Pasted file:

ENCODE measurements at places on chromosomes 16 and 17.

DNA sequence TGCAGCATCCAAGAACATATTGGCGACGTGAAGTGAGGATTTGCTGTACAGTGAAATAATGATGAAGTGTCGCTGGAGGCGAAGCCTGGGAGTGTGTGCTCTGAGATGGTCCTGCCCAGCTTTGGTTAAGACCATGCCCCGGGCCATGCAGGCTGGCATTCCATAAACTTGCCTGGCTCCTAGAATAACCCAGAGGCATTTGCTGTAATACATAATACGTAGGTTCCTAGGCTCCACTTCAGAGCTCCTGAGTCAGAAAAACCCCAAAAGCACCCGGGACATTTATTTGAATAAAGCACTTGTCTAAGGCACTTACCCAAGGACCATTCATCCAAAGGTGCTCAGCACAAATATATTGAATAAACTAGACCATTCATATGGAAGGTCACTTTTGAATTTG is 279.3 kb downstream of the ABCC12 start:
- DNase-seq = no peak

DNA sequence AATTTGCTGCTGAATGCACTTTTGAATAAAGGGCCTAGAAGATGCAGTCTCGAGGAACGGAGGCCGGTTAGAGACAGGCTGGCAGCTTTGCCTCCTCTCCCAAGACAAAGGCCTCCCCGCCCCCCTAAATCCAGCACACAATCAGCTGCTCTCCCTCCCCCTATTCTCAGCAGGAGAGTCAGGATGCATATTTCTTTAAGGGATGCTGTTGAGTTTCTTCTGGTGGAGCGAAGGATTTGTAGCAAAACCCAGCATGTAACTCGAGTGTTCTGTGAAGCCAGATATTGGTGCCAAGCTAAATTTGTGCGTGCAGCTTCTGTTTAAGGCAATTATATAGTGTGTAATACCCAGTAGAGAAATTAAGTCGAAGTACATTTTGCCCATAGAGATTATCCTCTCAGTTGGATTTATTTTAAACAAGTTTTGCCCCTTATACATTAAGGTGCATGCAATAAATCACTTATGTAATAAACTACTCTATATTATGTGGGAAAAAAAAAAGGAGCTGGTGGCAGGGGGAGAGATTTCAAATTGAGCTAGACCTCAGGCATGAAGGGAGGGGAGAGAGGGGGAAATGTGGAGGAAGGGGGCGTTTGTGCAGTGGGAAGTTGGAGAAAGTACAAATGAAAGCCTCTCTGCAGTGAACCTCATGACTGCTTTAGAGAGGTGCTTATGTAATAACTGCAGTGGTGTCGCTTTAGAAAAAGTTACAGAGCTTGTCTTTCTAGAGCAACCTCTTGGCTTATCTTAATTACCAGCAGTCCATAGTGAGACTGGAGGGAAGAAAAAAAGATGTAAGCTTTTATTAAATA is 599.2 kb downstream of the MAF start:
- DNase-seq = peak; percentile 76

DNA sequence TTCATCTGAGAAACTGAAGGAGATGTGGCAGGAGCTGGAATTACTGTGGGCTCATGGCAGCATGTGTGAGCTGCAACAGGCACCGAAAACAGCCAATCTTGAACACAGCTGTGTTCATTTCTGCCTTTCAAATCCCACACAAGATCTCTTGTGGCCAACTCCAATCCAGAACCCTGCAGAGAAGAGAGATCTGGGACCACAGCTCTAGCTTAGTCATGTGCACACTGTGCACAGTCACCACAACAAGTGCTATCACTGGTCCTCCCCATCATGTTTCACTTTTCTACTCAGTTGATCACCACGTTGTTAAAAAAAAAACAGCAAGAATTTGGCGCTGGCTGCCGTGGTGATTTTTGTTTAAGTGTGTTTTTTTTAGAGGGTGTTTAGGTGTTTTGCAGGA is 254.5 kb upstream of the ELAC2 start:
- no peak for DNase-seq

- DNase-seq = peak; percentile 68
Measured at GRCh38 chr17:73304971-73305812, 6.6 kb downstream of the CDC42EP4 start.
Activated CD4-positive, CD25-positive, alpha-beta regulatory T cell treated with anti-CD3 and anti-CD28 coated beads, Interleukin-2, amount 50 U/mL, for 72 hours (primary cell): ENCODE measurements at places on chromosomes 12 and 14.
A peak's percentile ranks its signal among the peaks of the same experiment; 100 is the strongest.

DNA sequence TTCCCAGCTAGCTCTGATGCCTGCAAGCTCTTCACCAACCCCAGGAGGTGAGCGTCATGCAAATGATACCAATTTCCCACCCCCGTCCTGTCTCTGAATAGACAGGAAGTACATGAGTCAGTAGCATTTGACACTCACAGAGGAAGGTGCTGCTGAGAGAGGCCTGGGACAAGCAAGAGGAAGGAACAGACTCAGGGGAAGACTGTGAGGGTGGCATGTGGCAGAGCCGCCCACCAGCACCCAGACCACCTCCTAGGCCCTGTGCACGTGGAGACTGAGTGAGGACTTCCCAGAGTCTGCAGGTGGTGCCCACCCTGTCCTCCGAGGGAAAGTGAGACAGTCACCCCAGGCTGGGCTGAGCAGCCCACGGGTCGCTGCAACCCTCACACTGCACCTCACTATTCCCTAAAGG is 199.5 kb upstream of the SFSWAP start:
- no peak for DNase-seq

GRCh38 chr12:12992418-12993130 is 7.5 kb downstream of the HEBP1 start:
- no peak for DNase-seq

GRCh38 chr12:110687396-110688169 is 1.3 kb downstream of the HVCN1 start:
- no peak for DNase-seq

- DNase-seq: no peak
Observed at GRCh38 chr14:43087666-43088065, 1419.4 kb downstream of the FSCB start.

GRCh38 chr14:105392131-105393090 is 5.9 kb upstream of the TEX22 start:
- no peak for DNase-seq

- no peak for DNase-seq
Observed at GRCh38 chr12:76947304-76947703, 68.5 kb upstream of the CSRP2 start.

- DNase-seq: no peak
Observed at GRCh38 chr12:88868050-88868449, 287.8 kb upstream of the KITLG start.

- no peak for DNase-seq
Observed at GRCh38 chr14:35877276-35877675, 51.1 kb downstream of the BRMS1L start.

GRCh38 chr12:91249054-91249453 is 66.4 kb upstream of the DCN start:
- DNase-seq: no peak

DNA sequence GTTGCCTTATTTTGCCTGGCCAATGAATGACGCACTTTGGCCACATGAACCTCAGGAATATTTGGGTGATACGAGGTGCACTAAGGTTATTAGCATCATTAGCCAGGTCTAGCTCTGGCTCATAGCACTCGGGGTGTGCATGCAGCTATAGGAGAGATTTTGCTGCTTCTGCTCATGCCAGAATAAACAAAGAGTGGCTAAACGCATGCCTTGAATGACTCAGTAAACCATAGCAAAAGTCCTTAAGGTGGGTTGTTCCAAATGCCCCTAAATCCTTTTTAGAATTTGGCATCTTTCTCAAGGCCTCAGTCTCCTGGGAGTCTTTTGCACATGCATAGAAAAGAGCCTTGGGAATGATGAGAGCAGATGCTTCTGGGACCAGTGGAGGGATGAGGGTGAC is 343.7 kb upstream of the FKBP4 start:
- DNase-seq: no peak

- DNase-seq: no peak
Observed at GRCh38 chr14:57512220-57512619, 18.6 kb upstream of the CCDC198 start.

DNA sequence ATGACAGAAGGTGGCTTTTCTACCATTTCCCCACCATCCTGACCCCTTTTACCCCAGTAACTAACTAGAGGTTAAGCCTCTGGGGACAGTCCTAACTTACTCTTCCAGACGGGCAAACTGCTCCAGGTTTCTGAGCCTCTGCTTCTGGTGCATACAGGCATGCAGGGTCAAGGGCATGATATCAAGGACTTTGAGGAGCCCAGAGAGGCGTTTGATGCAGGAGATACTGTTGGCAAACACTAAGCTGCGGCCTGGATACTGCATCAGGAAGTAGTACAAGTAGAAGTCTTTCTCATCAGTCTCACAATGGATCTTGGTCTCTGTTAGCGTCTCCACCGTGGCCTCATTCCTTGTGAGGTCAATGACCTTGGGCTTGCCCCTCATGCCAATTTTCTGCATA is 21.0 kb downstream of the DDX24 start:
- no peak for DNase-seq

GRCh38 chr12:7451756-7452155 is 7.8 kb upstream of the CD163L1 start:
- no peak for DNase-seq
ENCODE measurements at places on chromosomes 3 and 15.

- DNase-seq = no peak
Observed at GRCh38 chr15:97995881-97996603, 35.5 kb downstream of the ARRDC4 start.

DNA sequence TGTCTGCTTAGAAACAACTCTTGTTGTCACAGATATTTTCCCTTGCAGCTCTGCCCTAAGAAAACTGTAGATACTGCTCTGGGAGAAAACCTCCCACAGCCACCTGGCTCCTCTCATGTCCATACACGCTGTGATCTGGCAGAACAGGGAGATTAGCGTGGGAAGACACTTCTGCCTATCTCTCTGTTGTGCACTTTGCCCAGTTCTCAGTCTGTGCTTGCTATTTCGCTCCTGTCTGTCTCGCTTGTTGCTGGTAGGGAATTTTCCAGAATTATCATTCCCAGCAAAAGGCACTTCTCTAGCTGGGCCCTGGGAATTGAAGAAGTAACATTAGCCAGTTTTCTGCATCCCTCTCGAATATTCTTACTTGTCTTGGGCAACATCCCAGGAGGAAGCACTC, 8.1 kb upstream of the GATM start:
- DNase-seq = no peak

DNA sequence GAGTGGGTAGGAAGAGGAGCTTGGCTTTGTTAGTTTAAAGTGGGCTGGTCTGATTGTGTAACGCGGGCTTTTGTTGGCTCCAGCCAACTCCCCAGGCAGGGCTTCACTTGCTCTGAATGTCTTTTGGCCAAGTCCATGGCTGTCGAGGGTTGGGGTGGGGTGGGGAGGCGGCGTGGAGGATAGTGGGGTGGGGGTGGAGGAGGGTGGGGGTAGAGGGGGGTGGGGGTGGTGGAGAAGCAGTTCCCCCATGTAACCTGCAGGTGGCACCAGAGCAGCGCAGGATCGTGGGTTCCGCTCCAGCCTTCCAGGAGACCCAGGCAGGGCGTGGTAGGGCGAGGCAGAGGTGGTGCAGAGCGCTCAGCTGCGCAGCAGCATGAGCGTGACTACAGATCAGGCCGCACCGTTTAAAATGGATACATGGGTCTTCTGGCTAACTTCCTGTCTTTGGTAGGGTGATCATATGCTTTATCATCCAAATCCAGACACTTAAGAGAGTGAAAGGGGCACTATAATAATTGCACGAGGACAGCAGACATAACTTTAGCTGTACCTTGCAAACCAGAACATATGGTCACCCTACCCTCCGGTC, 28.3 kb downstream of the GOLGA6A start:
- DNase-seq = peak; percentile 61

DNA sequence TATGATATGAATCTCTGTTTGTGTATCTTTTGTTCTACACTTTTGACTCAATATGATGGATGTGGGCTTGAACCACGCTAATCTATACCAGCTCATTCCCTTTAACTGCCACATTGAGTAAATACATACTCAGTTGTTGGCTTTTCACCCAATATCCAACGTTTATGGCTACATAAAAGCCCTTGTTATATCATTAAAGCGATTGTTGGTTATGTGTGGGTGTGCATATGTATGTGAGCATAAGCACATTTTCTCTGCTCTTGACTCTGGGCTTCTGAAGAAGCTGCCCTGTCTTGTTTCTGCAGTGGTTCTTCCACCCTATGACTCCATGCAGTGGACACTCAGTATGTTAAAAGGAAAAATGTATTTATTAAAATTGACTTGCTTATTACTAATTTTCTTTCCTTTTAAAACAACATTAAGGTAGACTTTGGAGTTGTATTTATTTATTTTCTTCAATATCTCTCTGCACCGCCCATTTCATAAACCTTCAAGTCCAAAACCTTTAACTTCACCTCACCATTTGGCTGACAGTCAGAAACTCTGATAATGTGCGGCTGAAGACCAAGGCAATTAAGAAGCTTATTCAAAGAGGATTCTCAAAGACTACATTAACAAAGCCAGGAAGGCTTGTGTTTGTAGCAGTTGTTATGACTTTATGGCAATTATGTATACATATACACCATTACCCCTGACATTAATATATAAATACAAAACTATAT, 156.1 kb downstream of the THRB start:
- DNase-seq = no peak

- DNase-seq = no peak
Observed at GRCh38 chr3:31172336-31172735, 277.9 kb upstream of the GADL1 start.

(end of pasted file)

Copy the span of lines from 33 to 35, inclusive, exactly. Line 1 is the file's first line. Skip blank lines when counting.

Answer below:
Observed at GRCh38 chr14:57512220-57512619, 18.6 kb upstream of the CCDC198 start.

DNA sequence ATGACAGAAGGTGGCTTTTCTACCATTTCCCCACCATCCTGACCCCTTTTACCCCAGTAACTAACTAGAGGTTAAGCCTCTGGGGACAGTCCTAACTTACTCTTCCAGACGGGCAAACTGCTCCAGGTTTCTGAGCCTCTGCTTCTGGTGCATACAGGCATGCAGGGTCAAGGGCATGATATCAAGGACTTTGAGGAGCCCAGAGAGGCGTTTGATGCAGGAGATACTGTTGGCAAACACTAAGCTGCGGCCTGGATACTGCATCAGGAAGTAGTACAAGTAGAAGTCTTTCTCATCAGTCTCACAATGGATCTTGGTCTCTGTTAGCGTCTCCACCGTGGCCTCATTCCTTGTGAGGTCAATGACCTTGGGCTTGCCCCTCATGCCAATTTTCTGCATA is 21.0 kb downstream of the DDX24 start:
- no peak for DNase-seq